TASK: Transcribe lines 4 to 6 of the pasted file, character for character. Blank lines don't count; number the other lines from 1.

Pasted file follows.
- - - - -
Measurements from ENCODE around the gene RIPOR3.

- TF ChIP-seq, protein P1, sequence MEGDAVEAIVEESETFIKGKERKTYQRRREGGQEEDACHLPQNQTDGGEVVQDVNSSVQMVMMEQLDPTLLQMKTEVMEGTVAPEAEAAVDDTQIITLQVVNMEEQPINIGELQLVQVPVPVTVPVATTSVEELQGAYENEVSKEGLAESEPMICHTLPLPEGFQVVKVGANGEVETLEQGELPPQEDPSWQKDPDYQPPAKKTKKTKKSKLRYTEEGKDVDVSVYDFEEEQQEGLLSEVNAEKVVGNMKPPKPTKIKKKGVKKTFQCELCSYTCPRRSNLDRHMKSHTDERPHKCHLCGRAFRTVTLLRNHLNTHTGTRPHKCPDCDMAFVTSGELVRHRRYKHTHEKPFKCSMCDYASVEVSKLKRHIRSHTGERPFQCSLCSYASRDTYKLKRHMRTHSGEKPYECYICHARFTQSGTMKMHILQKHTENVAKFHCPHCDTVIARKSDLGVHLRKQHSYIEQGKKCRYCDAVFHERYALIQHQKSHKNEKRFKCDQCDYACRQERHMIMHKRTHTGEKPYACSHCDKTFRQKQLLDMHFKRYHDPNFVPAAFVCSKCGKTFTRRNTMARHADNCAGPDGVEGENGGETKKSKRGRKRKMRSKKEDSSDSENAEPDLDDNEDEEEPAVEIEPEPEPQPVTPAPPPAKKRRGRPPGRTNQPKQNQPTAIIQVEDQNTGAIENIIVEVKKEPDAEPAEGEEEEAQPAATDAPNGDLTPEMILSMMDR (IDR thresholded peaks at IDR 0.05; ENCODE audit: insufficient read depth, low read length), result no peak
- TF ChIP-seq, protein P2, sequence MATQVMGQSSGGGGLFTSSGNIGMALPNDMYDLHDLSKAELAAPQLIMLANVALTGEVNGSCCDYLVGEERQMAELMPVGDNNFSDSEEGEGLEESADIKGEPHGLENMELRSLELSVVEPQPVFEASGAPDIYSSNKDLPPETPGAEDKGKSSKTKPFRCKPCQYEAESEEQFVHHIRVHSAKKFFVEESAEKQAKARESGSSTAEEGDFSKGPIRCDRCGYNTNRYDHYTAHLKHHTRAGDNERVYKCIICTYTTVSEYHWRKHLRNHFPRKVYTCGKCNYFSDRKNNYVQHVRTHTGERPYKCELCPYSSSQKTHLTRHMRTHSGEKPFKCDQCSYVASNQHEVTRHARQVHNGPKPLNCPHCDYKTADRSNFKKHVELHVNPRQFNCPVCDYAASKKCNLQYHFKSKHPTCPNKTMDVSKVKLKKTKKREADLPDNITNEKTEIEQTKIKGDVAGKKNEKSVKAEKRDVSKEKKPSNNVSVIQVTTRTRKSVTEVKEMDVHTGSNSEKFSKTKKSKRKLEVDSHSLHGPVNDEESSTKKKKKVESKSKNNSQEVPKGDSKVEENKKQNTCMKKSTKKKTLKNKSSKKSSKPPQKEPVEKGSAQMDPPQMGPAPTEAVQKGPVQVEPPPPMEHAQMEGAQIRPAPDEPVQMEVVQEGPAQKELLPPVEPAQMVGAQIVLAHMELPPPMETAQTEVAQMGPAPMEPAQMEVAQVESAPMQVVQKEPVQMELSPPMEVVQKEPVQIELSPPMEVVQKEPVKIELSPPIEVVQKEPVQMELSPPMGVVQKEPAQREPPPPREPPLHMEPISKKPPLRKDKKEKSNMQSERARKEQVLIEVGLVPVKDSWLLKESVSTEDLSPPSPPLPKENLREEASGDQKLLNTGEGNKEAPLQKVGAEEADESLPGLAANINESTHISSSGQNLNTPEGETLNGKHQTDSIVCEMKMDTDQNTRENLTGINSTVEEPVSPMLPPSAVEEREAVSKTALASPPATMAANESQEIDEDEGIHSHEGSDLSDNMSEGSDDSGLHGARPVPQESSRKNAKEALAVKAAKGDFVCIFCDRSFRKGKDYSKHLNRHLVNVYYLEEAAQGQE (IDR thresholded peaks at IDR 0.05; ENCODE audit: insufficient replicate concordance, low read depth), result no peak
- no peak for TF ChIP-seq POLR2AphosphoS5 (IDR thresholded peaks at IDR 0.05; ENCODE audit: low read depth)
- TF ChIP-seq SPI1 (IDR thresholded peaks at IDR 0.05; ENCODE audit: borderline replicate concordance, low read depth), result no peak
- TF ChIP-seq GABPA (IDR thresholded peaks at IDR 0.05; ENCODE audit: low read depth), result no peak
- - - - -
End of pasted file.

- no peak for TF ChIP-seq POLR2AphosphoS5 (IDR thresholded peaks at IDR 0.05; ENCODE audit: low read depth)
- TF ChIP-seq SPI1 (IDR thresholded peaks at IDR 0.05; ENCODE audit: borderline replicate concordance, low read depth), result no peak
- TF ChIP-seq GABPA (IDR thresholded peaks at IDR 0.05; ENCODE audit: low read depth), result no peak